True. Star Wars D6 I think struck the right balance in this regard (and, incidentally, I ended up adapting the concept into Unisystem and WoD as well). In Star Wars D6, you had to declare any offensive multiple actions beforehand, but you could always take defensive actions at any time if necessary at an increasing penalty.

So, using oWoD Revised system, let's say you declare 2 actions in a round. That would be -2 dice to all die pools. An enemy attacks you and you wish to defend. You can take a 3rd action at a penalty of -3 dice. If you defend again later that round, the penalty increases to -4 dice, etc.

At first I thought this idea sucked, I mean its easier to take multiple actions than normal as per revised if you were taking 3 actions total it would be -3, -4, -5 and now you would have potentially -0 (declared attack), -2 (defense), -3 (defense). However after thinking about this its a great idea because celerity is so overpowered anyway that this would sorta level that playing field a bit, I think... could be wrong


Just to add on this one: How about Dex with a max level = to perception. The ability to aim the weapon is more hand-eye coordination, but can't hit what you can't see (excluding automatic weapons & liberal use of bullets of course) and equally it doesn't matter if you can see a gnat at a mile if you can't hold a toothpick straight.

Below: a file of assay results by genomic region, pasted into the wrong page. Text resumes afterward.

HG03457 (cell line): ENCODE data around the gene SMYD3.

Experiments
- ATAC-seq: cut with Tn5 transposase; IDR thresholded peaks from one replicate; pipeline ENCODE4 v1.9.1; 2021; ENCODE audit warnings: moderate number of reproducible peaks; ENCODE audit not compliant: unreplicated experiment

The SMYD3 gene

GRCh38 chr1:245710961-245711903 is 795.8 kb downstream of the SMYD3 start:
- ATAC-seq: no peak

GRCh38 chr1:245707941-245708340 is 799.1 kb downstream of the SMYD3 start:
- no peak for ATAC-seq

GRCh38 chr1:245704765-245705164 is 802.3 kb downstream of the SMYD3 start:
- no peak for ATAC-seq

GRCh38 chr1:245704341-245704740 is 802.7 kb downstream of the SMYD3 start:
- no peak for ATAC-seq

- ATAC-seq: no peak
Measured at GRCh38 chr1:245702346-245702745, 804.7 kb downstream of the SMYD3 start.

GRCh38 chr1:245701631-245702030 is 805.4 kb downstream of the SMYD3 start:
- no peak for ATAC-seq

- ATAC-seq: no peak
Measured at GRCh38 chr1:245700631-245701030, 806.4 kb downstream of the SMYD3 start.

I can certainly see the point but if I'm going to use dex it would just be dex. No need to complicate things. Really the Firearms skill handles all of that its just I've always found shooting at the range a more mental than physical test and I just like the idea of perception and range combat. Not saying its better or more correct than dex, I just personally like it better. I would also think in a gun fight after the first shot perceiving the enemy is more key than turning your gun on him fast as your really not having a whole lot of time to aim. Maybe I'm completely outta whack though as I've never been in a gun fight and I only know what movies tell me.